Great conceits are raised of the involution or membranous covering, commonly called the Silly-how, that sometimes is found about the heads of children upon their birth, and is therefore preserved with great care, not only as medical in diseases, but effectual in success, concerning the Infant and others; which is surely no more than a continued superstition. For hereof we read in the life of Antoninus delivered by Spartianus, that children are born sometimes with this natural cap, which Midwives were wont to sell unto credulous Lawyers, who had an opinion it advantaged their promotion.
But to speak strictly, the effect is natural, and thus to be conceived: Animal conceptions have three teguments, or membranous films which cover them in the womb, that is, the Corion, Amnios, and Allantois... Now about the time when the Infant breaketh these coverings, it sometime carrieth with it about the head a part of the Amnios or nearest coat; which, saith Spiegelius, either proceedeth from the toughness of the membrane or weakness of the Infant that cannot get clear thereof. And therefore herein significations are naturall and concluding upon the Infant, but not to be extended unto magical signalities.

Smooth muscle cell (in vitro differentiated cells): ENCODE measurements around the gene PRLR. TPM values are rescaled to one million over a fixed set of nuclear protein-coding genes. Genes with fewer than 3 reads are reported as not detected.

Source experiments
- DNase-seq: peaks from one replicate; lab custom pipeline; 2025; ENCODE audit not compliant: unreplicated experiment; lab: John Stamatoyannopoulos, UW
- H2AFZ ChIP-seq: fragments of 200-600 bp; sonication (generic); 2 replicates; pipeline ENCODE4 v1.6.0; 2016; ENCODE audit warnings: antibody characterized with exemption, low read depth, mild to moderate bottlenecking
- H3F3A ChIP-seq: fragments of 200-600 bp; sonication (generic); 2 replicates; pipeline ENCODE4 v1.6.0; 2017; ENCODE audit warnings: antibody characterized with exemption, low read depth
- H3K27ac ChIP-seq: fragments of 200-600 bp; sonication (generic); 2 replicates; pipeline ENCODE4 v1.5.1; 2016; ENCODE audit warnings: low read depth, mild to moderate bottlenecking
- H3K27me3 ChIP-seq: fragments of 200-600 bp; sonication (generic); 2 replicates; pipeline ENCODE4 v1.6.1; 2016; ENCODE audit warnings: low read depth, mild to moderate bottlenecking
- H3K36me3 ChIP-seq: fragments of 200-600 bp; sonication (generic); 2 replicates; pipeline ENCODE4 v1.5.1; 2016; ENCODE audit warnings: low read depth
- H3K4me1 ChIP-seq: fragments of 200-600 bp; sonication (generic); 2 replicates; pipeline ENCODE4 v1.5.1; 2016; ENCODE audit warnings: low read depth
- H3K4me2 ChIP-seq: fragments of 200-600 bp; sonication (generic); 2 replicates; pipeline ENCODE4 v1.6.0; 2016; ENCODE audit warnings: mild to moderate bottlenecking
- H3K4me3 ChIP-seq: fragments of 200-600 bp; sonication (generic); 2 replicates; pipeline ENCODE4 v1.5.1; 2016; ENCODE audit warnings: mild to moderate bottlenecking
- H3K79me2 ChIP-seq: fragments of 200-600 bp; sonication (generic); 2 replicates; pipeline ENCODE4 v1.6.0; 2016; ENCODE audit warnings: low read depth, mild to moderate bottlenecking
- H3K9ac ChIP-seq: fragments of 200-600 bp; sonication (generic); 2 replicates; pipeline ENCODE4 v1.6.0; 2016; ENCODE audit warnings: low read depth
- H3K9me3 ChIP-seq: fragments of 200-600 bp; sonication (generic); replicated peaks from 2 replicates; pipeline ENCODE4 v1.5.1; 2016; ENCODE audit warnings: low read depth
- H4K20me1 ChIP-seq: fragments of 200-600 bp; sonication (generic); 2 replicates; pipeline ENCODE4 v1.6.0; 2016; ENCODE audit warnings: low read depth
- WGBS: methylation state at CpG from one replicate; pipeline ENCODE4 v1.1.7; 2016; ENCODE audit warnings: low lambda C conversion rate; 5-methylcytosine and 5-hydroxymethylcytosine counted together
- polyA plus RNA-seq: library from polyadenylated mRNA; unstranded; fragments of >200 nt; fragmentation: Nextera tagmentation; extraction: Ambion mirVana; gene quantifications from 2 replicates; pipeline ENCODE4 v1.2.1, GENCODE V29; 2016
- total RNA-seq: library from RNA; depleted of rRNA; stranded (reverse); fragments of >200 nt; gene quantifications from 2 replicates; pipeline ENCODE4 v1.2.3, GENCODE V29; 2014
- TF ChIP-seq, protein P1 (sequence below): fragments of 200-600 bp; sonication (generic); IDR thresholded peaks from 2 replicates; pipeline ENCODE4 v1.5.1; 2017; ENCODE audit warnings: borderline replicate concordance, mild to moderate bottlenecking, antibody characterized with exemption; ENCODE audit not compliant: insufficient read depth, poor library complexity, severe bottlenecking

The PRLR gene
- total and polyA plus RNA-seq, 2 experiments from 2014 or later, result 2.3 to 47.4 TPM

Sir Thomas Browne, Pseudodoxia Epidemica or, Enquires into Very Many Received Tenents and Commonly Presumed Truths, London, 1658.
For an extensive treatment of the significance of the caul in early modern European folk culture, see Carlo Ginzburg, Ecstasies: Deciphering the Witches' Sabbath, University of Chicago Press, 2004 (trans. of Storia notturna. Una decifrazione del sabba, Einaudi, 1989).
(Friday Symptoms #2)